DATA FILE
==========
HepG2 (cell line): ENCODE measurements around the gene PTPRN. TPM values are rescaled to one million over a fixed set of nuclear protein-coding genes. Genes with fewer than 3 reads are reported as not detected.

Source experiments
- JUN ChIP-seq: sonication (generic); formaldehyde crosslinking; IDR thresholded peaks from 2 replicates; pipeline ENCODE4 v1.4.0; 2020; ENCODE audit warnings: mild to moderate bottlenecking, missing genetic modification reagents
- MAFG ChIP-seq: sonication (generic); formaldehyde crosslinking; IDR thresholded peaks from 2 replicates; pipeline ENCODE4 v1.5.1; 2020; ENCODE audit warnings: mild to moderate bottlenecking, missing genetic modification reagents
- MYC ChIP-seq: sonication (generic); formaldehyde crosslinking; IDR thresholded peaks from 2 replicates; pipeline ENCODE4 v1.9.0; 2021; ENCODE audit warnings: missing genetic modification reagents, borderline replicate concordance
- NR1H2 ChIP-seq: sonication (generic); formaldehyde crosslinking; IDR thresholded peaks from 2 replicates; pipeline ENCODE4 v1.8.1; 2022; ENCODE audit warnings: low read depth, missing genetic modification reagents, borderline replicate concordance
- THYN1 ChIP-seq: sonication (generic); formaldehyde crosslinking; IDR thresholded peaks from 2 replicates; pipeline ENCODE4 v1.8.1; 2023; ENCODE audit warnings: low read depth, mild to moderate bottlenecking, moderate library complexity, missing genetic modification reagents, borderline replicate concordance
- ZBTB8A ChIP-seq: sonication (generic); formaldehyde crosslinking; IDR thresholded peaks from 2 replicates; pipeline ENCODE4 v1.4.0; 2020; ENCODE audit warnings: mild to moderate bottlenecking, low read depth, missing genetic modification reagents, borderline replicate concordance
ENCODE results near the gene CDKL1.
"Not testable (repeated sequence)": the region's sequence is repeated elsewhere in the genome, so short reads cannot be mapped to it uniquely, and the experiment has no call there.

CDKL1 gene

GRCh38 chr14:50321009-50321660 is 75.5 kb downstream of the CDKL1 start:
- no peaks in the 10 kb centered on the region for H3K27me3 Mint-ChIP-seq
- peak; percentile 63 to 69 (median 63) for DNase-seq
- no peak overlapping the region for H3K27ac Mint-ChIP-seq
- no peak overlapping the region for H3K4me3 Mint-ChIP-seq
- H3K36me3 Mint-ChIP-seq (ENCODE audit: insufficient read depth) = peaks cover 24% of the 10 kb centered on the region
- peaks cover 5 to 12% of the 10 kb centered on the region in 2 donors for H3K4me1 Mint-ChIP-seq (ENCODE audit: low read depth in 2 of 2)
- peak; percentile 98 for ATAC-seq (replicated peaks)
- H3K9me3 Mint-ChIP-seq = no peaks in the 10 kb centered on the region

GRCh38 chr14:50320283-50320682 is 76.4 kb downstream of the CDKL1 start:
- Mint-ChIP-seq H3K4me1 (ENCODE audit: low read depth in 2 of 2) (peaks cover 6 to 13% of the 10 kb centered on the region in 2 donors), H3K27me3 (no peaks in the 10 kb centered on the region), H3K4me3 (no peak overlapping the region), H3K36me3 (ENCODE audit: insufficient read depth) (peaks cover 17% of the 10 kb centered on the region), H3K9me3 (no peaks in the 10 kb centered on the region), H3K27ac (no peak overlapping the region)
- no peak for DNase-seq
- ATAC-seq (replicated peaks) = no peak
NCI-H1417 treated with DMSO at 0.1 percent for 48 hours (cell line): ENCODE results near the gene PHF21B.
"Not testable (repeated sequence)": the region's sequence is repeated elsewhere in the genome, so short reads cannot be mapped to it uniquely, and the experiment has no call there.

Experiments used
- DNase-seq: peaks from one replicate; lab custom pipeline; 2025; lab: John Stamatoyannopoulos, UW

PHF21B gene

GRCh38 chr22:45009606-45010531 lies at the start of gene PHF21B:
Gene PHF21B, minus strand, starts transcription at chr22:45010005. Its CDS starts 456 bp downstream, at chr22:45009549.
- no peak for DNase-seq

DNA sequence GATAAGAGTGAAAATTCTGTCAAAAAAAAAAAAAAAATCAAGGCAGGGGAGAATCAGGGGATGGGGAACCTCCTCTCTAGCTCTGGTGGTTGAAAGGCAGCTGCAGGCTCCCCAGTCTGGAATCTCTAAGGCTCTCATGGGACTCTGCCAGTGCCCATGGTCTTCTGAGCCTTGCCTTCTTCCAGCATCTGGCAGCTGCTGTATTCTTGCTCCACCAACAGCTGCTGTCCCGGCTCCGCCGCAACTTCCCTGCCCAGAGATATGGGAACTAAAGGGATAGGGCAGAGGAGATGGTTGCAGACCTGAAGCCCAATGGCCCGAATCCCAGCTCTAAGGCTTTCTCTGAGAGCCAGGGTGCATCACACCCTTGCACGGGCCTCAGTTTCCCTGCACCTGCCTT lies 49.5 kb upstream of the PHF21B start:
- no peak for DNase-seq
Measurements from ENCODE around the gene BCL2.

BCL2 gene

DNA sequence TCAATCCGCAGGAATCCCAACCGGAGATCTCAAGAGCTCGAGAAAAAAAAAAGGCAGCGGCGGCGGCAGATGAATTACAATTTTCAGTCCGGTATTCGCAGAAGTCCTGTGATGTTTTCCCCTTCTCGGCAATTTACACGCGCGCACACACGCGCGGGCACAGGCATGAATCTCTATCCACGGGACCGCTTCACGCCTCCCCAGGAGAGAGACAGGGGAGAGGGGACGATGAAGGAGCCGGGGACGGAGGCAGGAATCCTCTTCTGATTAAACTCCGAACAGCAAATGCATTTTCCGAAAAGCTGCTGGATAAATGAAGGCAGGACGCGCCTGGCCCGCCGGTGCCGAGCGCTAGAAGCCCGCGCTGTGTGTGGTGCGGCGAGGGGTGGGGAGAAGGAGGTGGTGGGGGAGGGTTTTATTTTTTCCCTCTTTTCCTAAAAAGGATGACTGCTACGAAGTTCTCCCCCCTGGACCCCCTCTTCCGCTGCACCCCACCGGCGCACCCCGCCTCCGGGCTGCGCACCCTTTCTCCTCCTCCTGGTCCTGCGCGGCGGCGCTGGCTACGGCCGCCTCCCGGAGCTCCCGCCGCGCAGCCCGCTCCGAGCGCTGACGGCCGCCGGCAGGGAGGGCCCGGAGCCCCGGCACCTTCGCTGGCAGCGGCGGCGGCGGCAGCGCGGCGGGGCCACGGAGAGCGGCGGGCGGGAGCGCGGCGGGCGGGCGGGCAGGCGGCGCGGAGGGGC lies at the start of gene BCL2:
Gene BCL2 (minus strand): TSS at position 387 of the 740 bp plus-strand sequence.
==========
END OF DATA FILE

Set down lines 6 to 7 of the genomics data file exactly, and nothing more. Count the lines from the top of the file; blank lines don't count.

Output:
- NR1H2 ChIP-seq: sonication (generic); formaldehyde crosslinking; IDR thresholded peaks from 2 replicates; pipeline ENCODE4 v1.8.1; 2022; ENCODE audit warnings: low read depth, missing genetic modification reagents, borderline replicate concordance
- THYN1 ChIP-seq: sonication (generic); formaldehyde crosslinking; IDR thresholded peaks from 2 replicates; pipeline ENCODE4 v1.8.1; 2023; ENCODE audit warnings: low read depth, mild to moderate bottlenecking, moderate library complexity, missing genetic modification reagents, borderline replicate concordance